A Writer of Three Women’s Sex Lives Shares Her Own Journey

In the process, Ms. Taddeo began to reflect on her own story. “I got very intrigued by women’s desire, by my own, what I’d done,” she said. “These women had given their whole stories to me and to the world. And I felt like it was only fair that I put myself in there — to some extent to be like, ‘I’m this, too.’”

On a recent Friday afternoon, Ms. Taddeo arrived for lunch at Osprey, an upscale restaurant in the Dumbo section of Brooklyn, wearing a camel coat, button-up shirt, velvet pants and riding boots, looking as if she had stepped out of an Anthropologie catalog. She and her family were in town for a McSweeney’s magazine party and had a room at the 1 Hotel upstairs.

Ms. Taddeo said she first became interested in the subject of desire by watching her parents interact. Her father, Peter Taddeo, was an Italian-American who grew up in New Jersey and attended medical school in Bologna, Italy, where he met her mother, Pia, a gorgeous fruit stand cashier with a fifth-grade education.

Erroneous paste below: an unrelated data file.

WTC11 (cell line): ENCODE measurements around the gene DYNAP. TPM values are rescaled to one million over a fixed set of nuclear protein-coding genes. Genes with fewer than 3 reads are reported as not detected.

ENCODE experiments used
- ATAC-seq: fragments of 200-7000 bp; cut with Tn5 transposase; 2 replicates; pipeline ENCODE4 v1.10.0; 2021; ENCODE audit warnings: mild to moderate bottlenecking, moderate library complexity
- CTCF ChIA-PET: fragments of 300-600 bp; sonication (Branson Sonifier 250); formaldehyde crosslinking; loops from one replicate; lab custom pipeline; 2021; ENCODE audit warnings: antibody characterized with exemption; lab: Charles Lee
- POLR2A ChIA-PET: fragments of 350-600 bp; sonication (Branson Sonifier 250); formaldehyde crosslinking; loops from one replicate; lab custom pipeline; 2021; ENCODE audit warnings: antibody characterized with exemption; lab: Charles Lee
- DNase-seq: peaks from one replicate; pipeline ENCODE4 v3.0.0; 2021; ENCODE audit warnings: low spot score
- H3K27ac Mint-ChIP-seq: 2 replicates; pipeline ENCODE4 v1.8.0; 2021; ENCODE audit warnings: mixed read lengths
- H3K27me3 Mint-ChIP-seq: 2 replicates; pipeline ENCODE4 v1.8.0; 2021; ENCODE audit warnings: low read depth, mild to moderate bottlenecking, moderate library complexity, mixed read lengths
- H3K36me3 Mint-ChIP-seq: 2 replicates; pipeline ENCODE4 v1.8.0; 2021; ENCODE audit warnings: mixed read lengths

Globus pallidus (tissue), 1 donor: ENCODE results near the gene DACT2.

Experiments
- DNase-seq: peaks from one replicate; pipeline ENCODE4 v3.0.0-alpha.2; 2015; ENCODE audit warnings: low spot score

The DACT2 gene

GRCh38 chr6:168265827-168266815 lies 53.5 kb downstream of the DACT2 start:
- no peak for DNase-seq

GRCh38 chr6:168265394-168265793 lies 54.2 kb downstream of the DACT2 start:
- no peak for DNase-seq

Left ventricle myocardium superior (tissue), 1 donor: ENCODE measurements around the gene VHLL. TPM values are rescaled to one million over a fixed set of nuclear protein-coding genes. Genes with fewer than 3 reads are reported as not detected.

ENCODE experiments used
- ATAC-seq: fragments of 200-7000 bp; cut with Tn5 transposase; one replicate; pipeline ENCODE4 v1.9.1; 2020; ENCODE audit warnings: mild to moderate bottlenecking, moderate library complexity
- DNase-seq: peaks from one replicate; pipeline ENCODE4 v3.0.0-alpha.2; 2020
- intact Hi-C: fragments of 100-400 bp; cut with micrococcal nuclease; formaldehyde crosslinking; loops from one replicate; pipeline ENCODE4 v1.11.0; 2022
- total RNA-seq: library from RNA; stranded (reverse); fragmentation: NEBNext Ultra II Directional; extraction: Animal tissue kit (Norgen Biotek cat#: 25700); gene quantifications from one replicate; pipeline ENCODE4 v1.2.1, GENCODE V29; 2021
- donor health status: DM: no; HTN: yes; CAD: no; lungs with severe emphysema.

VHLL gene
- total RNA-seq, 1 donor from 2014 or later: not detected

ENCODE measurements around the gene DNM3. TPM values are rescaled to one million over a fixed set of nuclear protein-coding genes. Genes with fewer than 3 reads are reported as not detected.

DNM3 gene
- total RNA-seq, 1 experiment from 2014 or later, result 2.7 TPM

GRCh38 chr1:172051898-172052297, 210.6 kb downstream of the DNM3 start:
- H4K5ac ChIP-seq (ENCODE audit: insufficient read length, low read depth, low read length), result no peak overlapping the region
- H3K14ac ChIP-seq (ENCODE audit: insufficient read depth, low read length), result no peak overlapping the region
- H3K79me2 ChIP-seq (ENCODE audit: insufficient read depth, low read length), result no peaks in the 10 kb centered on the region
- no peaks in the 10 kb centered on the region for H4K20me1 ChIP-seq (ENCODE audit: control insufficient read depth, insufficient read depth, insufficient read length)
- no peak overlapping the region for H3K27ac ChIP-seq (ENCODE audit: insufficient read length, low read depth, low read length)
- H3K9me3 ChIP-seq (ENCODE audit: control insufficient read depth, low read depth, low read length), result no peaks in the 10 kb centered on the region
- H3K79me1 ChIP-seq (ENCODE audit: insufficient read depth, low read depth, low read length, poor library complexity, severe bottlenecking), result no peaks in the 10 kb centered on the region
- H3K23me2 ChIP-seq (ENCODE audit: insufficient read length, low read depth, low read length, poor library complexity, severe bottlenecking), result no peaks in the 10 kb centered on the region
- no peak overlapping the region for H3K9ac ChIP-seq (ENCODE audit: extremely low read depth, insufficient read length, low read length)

“My dad serenaded my mom outside her window with an old radio, which I always loved the idea of,” Ms. Taddeo said.

In Italy, her mother gave birth to her older brother, and the family moved back to New Jersey, where her father opened a family medical practice. As she grew up, her father’s desire for her mother was noticeable. “I was always sort of icked out by it, like any kid would be,” she said. “But I think that made me interested in men and the way they sort of needed what they wanted.”

When she read James Salter and Norman Mailer, she gained a new perspective on her parents. Men, she writes in the prologue of “Three Women,” do not question their desires or brush them aside, whereas women subvert theirs daily or even hourly.

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